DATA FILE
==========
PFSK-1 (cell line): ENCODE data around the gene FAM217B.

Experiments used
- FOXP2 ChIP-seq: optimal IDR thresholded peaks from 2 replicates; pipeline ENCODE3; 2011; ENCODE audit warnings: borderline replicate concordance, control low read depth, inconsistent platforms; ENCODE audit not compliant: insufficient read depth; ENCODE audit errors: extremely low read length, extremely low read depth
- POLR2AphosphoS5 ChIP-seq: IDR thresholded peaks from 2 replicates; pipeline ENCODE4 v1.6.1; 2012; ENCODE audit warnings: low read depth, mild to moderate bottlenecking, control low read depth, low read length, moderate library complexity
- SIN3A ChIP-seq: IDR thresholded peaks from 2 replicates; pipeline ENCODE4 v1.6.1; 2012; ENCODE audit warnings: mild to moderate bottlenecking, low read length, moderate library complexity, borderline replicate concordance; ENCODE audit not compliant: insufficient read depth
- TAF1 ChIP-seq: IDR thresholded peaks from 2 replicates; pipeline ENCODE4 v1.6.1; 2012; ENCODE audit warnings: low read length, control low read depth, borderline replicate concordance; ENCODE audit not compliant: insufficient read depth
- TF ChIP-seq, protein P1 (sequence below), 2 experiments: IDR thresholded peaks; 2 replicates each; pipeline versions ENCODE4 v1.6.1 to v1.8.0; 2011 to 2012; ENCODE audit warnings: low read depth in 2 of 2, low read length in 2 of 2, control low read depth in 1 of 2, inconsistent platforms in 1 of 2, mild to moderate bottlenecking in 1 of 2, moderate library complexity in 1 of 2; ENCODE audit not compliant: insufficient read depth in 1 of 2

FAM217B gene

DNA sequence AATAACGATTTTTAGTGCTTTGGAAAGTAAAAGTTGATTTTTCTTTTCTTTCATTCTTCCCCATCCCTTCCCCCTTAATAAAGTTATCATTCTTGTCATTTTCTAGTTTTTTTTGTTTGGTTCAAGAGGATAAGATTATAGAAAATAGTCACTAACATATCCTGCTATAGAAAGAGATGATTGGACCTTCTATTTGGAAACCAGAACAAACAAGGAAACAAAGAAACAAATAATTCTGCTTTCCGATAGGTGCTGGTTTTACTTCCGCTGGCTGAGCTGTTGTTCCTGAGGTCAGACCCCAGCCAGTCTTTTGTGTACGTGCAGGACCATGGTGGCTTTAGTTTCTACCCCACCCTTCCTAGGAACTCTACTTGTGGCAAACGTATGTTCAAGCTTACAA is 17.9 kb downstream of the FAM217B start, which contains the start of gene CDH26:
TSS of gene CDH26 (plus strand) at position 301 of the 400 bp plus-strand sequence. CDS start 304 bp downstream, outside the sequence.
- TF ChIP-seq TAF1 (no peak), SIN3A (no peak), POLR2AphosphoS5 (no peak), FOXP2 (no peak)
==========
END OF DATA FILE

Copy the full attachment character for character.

PFSK-1 (cell line): ENCODE data around the gene FAM217B.

Experiments used
- FOXP2 ChIP-seq: optimal IDR thresholded peaks from 2 replicates; pipeline ENCODE3; 2011; ENCODE audit warnings: borderline replicate concordance, control low read depth, inconsistent platforms; ENCODE audit not compliant: insufficient read depth; ENCODE audit errors: extremely low read length, extremely low read depth
- POLR2AphosphoS5 ChIP-seq: IDR thresholded peaks from 2 replicates; pipeline ENCODE4 v1.6.1; 2012; ENCODE audit warnings: low read depth, mild to moderate bottlenecking, control low read depth, low read length, moderate library complexity
- SIN3A ChIP-seq: IDR thresholded peaks from 2 replicates; pipeline ENCODE4 v1.6.1; 2012; ENCODE audit warnings: mild to moderate bottlenecking, low read length, moderate library complexity, borderline replicate concordance; ENCODE audit not compliant: insufficient read depth
- TAF1 ChIP-seq: IDR thresholded peaks from 2 replicates; pipeline ENCODE4 v1.6.1; 2012; ENCODE audit warnings: low read length, control low read depth, borderline replicate concordance; ENCODE audit not compliant: insufficient read depth
- TF ChIP-seq, protein P1 (sequence below), 2 experiments: IDR thresholded peaks; 2 replicates each; pipeline versions ENCODE4 v1.6.1 to v1.8.0; 2011 to 2012; ENCODE audit warnings: low read depth in 2 of 2, low read length in 2 of 2, control low read depth in 1 of 2, inconsistent platforms in 1 of 2, mild to moderate bottlenecking in 1 of 2, moderate library complexity in 1 of 2; ENCODE audit not compliant: insufficient read depth in 1 of 2

FAM217B gene

DNA sequence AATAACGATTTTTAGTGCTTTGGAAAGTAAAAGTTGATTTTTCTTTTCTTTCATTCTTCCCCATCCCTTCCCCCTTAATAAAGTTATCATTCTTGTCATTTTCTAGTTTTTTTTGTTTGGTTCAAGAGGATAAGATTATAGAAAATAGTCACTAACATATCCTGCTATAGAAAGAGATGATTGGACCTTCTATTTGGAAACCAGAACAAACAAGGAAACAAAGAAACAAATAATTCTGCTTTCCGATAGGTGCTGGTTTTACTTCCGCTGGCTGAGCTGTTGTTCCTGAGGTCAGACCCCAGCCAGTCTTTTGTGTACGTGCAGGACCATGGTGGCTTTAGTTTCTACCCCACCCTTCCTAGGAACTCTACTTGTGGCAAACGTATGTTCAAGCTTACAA is 17.9 kb downstream of the FAM217B start, which contains the start of gene CDH26:
TSS of gene CDH26 (plus strand) at position 301 of the 400 bp plus-strand sequence. CDS start 304 bp downstream, outside the sequence.
- TF ChIP-seq TAF1 (no peak), SIN3A (no peak), POLR2AphosphoS5 (no peak), FOXP2 (no peak)